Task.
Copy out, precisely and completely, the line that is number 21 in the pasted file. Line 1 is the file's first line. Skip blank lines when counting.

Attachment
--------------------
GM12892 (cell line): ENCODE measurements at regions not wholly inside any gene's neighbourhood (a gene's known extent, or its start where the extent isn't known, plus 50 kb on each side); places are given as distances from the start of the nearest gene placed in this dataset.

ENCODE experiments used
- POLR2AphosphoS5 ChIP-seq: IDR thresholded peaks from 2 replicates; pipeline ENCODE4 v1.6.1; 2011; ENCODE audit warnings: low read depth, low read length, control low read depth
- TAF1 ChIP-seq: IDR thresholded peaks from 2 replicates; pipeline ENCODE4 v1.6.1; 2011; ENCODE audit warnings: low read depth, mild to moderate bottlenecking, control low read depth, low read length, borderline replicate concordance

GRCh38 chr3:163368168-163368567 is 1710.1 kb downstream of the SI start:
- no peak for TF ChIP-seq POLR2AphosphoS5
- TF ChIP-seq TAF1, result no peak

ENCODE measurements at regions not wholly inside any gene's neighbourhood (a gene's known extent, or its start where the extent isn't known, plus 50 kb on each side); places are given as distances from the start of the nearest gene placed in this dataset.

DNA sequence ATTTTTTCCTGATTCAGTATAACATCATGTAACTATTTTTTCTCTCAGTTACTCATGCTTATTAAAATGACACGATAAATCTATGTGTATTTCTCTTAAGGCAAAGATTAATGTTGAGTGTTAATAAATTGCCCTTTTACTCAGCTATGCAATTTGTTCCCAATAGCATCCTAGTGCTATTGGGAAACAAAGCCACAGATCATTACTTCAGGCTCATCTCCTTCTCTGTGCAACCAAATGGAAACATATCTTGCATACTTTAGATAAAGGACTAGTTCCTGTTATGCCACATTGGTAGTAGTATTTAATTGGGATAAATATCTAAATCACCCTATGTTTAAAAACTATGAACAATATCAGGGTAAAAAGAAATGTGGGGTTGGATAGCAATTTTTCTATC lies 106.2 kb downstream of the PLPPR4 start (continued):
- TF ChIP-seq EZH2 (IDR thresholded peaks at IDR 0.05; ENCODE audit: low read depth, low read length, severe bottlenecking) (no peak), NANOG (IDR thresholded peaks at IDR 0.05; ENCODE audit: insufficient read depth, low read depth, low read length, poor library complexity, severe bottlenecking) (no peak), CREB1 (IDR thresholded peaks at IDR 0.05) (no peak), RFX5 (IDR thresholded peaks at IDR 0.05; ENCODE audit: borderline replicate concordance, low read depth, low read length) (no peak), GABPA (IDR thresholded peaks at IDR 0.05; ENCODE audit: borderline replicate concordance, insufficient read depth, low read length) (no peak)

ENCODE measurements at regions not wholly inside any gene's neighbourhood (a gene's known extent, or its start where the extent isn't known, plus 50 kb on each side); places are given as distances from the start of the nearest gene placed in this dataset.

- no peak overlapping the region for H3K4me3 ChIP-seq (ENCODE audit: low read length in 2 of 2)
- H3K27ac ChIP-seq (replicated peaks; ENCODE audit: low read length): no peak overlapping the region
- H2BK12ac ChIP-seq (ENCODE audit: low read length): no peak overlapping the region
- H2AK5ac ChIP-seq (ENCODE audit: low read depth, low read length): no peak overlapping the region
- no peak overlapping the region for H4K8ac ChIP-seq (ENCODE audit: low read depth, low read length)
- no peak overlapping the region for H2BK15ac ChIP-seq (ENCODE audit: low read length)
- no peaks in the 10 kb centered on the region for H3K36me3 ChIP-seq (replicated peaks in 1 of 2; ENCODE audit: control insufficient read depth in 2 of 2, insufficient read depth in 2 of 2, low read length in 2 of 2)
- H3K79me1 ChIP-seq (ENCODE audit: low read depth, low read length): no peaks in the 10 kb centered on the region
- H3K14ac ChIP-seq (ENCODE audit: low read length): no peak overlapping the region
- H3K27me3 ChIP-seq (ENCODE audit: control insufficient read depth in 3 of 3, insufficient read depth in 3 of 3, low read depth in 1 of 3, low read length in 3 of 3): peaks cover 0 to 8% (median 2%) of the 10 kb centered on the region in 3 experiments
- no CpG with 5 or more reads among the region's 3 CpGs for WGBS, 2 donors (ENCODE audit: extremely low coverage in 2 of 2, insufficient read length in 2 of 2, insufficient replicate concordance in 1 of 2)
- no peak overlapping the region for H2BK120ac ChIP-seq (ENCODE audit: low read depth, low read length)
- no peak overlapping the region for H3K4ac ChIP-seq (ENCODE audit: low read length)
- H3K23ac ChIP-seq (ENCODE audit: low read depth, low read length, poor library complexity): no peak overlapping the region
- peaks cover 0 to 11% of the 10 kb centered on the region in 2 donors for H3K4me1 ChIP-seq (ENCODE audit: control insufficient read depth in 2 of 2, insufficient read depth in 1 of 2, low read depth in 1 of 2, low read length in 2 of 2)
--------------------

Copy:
- H3K27me3 ChIP-seq (ENCODE audit: control insufficient read depth in 3 of 3, insufficient read depth in 3 of 3, low read depth in 1 of 3, low read length in 3 of 3): peaks cover 0 to 8% (median 2%) of the 10 kb centered on the region in 3 experiments